Basic Shape:  Gracefully Curved Wall, Small Flat Bottom, Wide Plain Inward-Facing Lip

Vocal Range:  4 Octaves (Typically 2nd and 3rd).Ease of Play:  Good, Very Responsive

Size: Large

Diameter: 9 - 16 inches (23 – 40 cm)

Height: 4 – 8 inches (10 – 20cm)

Weight: 2.2 – 14.3 lb    (1 – 6.5 kg)


Price Range:

Large: £400 - £2,000 ($640 - $3,200)

Average Price: £800 - £1,500 ($1,280 - $2,400)

Huge (Premium Quality): £2,000 - £5,500 ($3,200 - $8,800)


Jambati Singing Bowls are the largest and heaviest of the singing bowl family, and arguably the most beautiful.  These stunning singing bowls are characterized by quite high and gracefully curved walls, a small flat bottom, and typically a generous triangulated inward-facing lip that may be plain or grooved.  In some bowls the lip is merely the sheared top of the wall, and does not turn inward.  Decoration is minimal and usually confined to a few simple incised lines forming a band or collar close to the outer rim, and several incised concentric circles radiating from the centre of the basin.


These hand-beaten bowls nearly always have attractive hammer markings A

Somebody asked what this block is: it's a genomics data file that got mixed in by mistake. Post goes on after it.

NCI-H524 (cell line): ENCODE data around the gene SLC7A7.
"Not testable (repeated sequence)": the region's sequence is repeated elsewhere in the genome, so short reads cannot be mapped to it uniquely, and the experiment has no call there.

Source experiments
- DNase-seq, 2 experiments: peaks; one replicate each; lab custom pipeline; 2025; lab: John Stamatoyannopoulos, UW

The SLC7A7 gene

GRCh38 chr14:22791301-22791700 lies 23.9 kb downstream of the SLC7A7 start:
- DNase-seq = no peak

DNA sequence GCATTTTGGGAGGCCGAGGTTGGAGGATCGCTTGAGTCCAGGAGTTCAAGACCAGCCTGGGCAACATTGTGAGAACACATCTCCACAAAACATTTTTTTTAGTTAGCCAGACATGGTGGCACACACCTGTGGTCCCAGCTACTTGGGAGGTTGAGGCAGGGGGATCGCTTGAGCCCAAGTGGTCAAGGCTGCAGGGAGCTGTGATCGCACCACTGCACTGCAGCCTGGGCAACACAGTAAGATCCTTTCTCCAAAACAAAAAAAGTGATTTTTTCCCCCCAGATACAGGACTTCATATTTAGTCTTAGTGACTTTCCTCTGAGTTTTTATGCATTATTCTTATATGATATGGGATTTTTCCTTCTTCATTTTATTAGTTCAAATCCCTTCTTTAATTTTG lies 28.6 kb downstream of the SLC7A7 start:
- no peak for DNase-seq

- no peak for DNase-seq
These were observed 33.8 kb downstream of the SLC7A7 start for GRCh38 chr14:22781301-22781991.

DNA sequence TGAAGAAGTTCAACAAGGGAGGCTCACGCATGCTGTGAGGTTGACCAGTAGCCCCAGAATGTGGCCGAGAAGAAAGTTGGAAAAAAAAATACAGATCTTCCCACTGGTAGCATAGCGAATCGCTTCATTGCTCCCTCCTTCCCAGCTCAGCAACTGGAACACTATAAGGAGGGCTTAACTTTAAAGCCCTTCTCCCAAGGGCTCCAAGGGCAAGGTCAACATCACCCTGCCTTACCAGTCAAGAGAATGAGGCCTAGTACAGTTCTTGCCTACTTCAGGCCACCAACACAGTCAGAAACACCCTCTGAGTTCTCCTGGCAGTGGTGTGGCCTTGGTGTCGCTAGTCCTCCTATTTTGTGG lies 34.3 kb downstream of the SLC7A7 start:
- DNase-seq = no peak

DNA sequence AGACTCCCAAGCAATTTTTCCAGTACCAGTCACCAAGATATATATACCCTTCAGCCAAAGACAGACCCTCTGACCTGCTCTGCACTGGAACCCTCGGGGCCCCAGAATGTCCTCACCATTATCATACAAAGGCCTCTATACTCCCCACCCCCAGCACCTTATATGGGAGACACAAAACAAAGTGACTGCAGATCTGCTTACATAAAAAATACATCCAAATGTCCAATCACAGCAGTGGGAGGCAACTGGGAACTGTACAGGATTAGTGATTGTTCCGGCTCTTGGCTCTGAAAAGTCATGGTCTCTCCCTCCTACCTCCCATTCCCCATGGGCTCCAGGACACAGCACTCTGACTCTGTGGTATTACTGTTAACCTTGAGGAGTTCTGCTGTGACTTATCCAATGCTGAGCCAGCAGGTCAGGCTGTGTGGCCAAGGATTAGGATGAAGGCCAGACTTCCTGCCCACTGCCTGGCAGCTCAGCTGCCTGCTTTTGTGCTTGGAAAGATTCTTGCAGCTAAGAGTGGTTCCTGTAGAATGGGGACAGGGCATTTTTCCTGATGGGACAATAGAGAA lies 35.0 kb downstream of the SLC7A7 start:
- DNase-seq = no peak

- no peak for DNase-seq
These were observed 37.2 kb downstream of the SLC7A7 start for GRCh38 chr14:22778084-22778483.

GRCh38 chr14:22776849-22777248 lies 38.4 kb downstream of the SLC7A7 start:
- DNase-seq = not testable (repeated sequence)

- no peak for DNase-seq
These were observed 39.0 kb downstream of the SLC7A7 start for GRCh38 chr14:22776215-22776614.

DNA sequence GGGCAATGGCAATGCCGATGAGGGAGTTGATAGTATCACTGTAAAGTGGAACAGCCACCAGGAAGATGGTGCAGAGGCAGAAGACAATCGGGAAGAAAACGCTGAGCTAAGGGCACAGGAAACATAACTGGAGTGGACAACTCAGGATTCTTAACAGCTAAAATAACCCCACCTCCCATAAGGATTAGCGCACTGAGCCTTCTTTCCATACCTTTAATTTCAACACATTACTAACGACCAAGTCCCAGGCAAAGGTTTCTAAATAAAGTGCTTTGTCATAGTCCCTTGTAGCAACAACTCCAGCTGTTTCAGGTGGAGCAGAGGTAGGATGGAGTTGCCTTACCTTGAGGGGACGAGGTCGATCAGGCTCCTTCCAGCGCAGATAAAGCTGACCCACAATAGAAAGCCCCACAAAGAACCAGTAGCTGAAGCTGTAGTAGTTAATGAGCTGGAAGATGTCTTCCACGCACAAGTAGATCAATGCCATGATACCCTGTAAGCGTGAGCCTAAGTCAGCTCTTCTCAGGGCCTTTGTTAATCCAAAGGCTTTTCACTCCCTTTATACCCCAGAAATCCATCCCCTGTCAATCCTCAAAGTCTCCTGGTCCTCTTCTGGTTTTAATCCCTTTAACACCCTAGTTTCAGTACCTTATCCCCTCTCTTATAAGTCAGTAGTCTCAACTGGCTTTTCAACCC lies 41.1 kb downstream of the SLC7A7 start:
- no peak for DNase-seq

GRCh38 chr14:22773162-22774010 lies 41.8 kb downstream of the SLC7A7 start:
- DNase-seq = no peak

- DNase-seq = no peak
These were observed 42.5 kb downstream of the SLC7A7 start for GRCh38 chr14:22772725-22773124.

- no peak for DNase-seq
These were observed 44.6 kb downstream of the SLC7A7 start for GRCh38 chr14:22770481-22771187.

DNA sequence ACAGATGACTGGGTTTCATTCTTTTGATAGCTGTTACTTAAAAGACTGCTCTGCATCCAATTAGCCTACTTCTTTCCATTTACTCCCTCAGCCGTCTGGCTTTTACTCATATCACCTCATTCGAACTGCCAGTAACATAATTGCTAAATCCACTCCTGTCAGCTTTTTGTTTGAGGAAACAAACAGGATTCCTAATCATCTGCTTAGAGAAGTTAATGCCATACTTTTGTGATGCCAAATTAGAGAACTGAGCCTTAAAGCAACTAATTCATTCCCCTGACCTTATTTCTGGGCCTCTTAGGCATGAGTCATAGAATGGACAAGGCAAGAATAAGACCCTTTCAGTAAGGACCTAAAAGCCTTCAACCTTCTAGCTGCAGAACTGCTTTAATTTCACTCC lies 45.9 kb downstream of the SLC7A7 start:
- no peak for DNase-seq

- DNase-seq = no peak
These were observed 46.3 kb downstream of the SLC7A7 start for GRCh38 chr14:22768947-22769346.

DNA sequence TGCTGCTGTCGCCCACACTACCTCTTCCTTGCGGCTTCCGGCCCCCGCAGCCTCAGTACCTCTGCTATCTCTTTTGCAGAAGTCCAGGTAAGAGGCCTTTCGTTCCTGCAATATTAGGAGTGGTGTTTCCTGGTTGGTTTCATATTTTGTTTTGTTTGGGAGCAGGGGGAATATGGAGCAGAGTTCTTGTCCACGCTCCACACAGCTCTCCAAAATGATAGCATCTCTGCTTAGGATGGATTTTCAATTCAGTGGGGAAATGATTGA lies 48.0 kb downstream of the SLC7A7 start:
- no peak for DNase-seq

bowl would have been a major expense for its original Himalayan owner.


Most of the old Jambati bowls around today are thought to date from the 17th to 19th century.  Many are found in an excellent state of preservation for their age…evidence that they have been well cared for, or put to a ceremonial, ritual or musical use.  Larger bowls may also have been used for grain storage during their lifetime.


Jambati singing bowls are capable of producing wonderfully low and sonorous tones with a long sustain.  Fundamental notes generally range from the 2nd to 4th octave when struck with a padded mallet.  The rim note is usually the same if played with a suede ringer, but may be higher if a wooden one is used.  Many bowls have complex multiple overtones.  Some fundamental notes, such as F and G, are fairly abundant, while others like A and D are extremely illusive.  Low second octave bowls are particularly sought-after.


Some people choose only to strike their Jambati bowl, while others prefer to play them.  Both methods require a little practice to realize a bowl's full potential.  A medium weight Jambati can be held in the hand and played around the rim with a suede ringer, but the larger bowls are too heavy and need to be placed on a mat or cushion.  Jambati bowls are not known for their talking ability, but many are capable of producing vibrant surface patterns and spectacular fountains when played around the rim with a little water inside.  This is particularly true of large bowls with a low octave note.  Jambati bowls are commonly used in a variety of healing therapies including chakra balancing and sound bathing.


This is my all-time favourite bowl type, and if I could only have one singing bowl it would be a large Jambati!  These handsome antique bowls look and sound wonderful, and no collection would be complete without at least one.

No products found in this collection